Houston's eccentric behavior came to the forefront yet again when she and Brown signed up for the 2005 Bravo reality show Being Bobby Brown--a series referred to by many as a "trainwreck." The show bore Brown's name, but producers refused to greenlight it until Houston agreed to participate as well. "I was trying to be Mrs. Bobby Brown," she would explain later, noting that Brown was jealous of her fame.
Being Bobby Brown became a huge hit for the network, but more so for its shock value than anything (for example: Houston, famously, discussed her personal bathroom habits freely). A 2006 Salon critique noted that the show appealed to fans so they could "Laugh at these strung-out has-beens who can't help but degrade what's left of their image by talking about their bowel movements on camera."
Also in 2006, a tabloid photo spread emerged of what was reportedly Houston's bathroom at home in Atlanta--a cringe-inducing mess peppered with drug paraphernalia and beer cans. The photos were sold by Houston's sister-in-law, who also provided a report about Houston's drugged-out hallucinations and seclusions.
In 2007, Houston's marriage to Brown ended. Houston entered rehab--but by her own admission, returned to drug use after completing the program. Her mother finally intervened, showing up with a police sheriff and demanding her daughter retire.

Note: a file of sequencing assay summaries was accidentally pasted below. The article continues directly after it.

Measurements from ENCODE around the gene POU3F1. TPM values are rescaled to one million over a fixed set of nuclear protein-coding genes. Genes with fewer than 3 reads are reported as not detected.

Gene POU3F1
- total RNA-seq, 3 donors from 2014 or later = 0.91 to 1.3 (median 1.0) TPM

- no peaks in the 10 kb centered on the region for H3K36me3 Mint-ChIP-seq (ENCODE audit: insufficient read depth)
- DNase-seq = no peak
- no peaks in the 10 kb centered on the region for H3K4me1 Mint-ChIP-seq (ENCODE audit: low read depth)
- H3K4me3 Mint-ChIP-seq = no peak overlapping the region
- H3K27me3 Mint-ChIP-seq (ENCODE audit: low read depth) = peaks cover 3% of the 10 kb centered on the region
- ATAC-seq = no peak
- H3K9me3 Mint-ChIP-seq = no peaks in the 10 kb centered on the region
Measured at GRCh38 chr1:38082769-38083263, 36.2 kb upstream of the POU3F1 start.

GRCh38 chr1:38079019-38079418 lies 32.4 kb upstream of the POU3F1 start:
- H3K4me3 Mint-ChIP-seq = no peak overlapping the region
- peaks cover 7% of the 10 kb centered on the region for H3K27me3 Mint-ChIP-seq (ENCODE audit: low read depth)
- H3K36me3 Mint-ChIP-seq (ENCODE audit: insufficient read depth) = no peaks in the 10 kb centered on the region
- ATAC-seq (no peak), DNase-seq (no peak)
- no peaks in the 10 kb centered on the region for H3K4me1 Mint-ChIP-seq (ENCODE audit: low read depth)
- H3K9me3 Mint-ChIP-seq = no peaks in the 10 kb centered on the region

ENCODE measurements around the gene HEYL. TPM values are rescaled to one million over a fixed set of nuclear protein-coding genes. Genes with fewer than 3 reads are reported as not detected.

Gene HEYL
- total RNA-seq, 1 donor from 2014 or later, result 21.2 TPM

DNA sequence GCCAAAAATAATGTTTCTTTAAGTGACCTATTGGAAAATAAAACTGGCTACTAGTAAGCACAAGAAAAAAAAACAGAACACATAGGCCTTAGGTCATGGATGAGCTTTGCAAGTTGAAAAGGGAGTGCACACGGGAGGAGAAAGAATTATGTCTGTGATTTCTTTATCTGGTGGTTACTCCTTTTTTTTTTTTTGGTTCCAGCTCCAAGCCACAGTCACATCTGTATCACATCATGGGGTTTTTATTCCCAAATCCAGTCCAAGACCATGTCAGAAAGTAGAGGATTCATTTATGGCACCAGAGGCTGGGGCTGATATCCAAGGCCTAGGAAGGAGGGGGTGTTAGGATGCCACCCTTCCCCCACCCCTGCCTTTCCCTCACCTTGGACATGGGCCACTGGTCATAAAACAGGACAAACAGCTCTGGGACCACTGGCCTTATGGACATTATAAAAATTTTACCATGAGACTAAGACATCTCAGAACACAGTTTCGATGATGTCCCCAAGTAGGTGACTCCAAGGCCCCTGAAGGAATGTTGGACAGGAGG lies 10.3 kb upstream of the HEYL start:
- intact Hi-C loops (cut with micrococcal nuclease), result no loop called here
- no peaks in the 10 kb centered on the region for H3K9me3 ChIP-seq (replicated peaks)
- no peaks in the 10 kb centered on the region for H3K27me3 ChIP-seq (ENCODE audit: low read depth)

Two years later, Houston released her comeback album, I Look To You--her first in 7 years--and sat down for an interview with Oprah Winfrey.
"I just wanted to be normal," she confessed to the talk-show host. She further clarified that her drug use became heavy after the birth of Bobbi Kristina, with cocaine and marijuana being her choices at the time.
By the time the Brown-Houston marriage began to slide into decline, Houston confessed to Winfrey that the pair were freebasing cocaine. "We were buying kilos and ounces and ounces. We would have our stash."
"When it gets to the point where you're sitting in your home and you're just trying to cover what you don't want people to know. It's painful," she said. "And then you want more, just so that you don't let anybody see you cry."
Houston revealed that, "amazingly," during this period, she continued to read the Bible. "I knew God was there. I knew the light was there and I was just trying to get back to it."
She also told Winfrey that her ex-husband "was my drug...that's what my high was. Him."
Houston's final days were, sadly, marked by speculation that she'd fallen back into bad habits. Her career was stalled (I Look To You, although selling a respectable million copies, made a lackluster showing on the charts). Reports surfaced of her partying with daughter Bobbi Kristina. In May of 2011, a rep for the singer confirmed she was in outpatient rehab. Later in the year, Saturday Night Live jumped on the subject, lampooning her loopy behavior in a skit.
Things sadly did not improve, and her final days will be marked by speculation about her sobriety.
At a pre-show junket for the Grammys on Thursday, reports circulated that she appeared disheveled and bloated, was behaving erratically, and reeked of alcohol and cigarettes.
Later that evening, she delivered an unsteady rendition of "Jesus Loves Me" at a Hollywood nightclub party.
It was to be her last performance. Houston was found dead at the Beverly Hilton Hotel on Saturday afternoon.